Overseas dental recruitment: are the long-awaited changes finally underway?

Earlier in the year, it was announced that there were talks about changes to the overseas registration process. The aim is to make things more straightforward for international dental professionals to start practising in the UK. The General Dental Council (GDC) were consulting on certain international registration reforms, to allow them more flexibility with regards to setting rules and amending routes to registration.

Ultimately, the GDC want to modernise the registration process, better supporting those who qualify overseas while still protecting the public and ensuring professionals meet UK practising standards. Will these changes make a marked difference? What else could be done to streamline the overseas registration pathway?

Overseas registration: a tale as old as time

It goes without saying that for overseas dental professionals wishing to practise in the UK, the process has always been laborious. Matters were exacerbated by Brexit and the COVID-19 pandemic, the latter of which left many professionals in a sort of limbo situation waiting to sit their exams, which had been suspended – there is now a backlog of approximately 5000 applications for the Overseas Registration Exam (ORE). Prior to these events, registration to practise in the UK had been difficult, even after graduation. For many, there tends to be a paucity of support and induction into the role – this then leads to Fitness to Practise hearings that actually aren’t related to their ability to work. Understandably, this can be a huge source of stress for the individual.

It is unsurprising that there has been much talk and debate about improving the registration and practising process for overseas dentists. It’s been suggested that to better support those who have qualified overseas, national communications courses should be established and funded. Similarly, for those who apply for temporary registration, improvements must be made with regards to supervision. This could include better training for supervisors, so they can provide only the best support. Additionally, dedicated centres for dental development could be beneficial, too. For those who complete the ORE, a year of foundation training may be necessary in order to work for the NHS – could there be a way to allow overseas dental professionals more autonomy, which can make it easier for them to practise and gain experience?

{my}dentist have their own induction programme which covers all expenses (travel, accommodation) and provides mentors for overseas professionals. They also provide information on regulatory best practice and careers advice – essentially, setting them up with the right information and guidance prior to being placed in a practice! Could pathways like this become more commonplace?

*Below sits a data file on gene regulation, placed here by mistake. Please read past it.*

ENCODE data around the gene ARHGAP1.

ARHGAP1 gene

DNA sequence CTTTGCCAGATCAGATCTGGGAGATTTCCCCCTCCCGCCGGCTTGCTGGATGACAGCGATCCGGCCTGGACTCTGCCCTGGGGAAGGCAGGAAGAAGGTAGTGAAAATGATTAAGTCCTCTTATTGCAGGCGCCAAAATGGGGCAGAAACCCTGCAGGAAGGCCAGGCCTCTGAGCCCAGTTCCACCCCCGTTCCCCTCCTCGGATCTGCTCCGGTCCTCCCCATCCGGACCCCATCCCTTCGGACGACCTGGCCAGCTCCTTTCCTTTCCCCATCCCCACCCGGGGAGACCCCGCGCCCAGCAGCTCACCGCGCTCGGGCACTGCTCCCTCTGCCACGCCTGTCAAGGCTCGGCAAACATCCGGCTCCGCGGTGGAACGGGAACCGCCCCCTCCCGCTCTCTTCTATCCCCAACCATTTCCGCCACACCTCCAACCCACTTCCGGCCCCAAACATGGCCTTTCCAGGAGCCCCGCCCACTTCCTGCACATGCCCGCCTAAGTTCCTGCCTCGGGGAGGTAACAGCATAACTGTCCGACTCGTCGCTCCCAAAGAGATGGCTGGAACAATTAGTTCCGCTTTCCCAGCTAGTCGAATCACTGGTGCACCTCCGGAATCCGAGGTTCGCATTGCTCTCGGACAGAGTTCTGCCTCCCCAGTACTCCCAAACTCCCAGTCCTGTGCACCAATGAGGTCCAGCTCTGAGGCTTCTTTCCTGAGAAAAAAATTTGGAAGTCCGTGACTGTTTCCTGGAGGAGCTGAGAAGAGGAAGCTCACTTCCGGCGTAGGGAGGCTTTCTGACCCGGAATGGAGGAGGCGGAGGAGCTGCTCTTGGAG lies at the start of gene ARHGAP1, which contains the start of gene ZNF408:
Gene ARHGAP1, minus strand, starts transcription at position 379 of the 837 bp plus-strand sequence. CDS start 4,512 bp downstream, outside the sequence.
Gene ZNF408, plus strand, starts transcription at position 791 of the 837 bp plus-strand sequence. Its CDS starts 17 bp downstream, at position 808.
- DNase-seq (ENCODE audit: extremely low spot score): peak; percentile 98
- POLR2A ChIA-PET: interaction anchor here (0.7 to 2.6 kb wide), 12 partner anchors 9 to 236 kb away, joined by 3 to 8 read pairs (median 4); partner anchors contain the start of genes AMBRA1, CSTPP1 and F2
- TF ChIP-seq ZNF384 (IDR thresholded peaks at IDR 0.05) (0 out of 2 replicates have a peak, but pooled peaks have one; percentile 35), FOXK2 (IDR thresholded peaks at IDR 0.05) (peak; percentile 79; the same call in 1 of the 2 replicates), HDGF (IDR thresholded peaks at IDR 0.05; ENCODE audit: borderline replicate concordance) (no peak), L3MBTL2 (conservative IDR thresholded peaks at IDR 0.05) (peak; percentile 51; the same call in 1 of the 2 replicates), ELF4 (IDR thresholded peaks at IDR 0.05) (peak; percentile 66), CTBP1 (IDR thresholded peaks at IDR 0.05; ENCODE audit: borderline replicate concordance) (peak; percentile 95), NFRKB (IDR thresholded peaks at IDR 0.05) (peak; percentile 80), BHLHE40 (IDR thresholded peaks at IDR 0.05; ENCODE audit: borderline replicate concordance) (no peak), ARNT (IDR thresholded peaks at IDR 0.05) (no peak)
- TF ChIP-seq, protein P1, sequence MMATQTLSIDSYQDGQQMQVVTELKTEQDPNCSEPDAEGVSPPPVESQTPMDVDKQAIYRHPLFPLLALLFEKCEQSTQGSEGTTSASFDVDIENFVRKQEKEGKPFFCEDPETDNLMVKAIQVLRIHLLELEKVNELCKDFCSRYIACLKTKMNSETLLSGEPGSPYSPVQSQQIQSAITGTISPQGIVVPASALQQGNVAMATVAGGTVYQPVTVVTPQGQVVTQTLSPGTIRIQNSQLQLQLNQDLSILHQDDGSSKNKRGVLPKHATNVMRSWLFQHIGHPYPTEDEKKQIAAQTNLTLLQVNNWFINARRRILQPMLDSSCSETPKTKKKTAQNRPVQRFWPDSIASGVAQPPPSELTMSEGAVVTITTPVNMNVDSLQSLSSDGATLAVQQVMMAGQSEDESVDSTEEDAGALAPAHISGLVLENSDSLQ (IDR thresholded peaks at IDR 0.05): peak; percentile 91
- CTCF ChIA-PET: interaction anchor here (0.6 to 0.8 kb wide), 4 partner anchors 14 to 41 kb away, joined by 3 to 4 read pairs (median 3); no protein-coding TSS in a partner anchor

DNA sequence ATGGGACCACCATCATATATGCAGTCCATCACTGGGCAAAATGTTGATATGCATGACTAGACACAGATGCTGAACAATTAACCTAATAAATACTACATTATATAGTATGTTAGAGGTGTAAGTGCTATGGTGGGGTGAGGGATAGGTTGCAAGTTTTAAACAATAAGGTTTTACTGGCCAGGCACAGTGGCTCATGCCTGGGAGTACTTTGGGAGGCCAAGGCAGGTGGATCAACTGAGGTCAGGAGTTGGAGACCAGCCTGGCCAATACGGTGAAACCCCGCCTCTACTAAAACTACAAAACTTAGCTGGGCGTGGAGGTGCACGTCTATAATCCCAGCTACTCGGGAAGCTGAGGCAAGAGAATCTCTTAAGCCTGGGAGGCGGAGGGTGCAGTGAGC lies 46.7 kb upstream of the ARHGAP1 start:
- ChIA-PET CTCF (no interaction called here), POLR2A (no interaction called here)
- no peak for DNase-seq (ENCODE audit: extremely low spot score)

Ultimately, it’s vital that the UK nurtures and properly supervises overseas dental professionals, to not only reduce the headache of registering from overseas, but to also ensure they have a good impression of working in the UK. They deserve to begin their career in the UK with the right support at their side.

Could this be the ‘silver bullet’ for the recruitment crisis?

Recruitment remains an intense struggle across the breadth of the UK. Could these changes to the overseas registration process help alleviate the recruitment struggles, by making it easier for overseas professionals to apply? As of yet, this is difficult to predict. The issues that have contributed to the recruitment crisis are still deeply imbedded within the profession – fears of litigation, stress, burnout and dissatisfaction with NHS contracts, to name but a few.

When overseas professionals enter the UK, more should be done on a national and regional level to ensure that these individuals are placed in the areas that need them the most. Certain places within the UK have incredibly low numbers of NHS dentists per 100,000 of the population, including: North Lincolnshire (32 NHS dentists), North East Lincolnshire (37 NHS dentists), East Riding of Yorkshire (37 NHS dentists) and Norfolk and Waveney (38 NHS dentists).[i] Certain areas of the Midlands and the East of England have lists of approved practices for overseas dentists – this method of assigning overseas professionals could be implemented in other areas of the country.

Reforming the registration process won’t cure the country’s issues with recruitment, but it seems that more could be done to ensure overseas dental professionals are better utilised and placed where they are needed most.

Weathering the storm

There have long been calls to reform and modernise the international registration process. It seems the ball is finally rolling and there are plans in the works to make the international registration pathway more effective. The end is not yet in sight, but these proposed changes do offer some hope that, eventually, international dental professionals can apply to work in the UK through a more streamlined process.

For more information contact Dental Elite. Visit www.dentalelite.co.uk, email info@dentalelite.co.uk or call 01788 545 900